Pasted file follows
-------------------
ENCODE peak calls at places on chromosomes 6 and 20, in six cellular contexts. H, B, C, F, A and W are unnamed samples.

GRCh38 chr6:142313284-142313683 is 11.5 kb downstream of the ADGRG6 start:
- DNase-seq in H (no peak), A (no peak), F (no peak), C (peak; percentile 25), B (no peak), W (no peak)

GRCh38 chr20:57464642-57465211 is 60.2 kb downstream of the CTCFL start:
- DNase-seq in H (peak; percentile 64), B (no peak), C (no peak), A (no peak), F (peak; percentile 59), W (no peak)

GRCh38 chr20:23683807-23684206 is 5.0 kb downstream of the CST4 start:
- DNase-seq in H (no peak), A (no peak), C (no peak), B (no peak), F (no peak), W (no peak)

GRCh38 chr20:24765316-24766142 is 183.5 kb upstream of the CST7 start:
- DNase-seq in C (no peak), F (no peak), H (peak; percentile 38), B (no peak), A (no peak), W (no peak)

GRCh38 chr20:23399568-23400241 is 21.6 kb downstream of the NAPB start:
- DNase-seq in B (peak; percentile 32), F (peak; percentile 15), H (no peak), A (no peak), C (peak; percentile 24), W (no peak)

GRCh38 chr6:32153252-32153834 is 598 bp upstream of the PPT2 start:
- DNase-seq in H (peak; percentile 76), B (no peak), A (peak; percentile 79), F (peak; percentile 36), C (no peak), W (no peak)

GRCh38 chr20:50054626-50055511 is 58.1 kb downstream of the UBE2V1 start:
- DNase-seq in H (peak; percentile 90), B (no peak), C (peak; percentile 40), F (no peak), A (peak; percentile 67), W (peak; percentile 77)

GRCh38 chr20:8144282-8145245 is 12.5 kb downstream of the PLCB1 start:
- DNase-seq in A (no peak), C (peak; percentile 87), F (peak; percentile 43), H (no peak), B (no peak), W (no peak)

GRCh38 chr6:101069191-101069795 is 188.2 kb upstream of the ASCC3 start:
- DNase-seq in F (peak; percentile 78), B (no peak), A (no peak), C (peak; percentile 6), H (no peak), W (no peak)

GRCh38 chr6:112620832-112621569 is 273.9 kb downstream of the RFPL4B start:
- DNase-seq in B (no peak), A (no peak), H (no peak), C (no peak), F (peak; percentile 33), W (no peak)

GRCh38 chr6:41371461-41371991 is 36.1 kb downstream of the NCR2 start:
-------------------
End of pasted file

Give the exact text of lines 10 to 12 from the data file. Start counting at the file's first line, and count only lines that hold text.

GRCh38 chr20:23399568-23400241 is 21.6 kb downstream of the NAPB start:
- DNase-seq in B (peak; percentile 32), F (peak; percentile 15), H (no peak), A (no peak), C (peak; percentile 24), W (no peak)

GRCh38 chr6:32153252-32153834 is 598 bp upstream of the PPT2 start: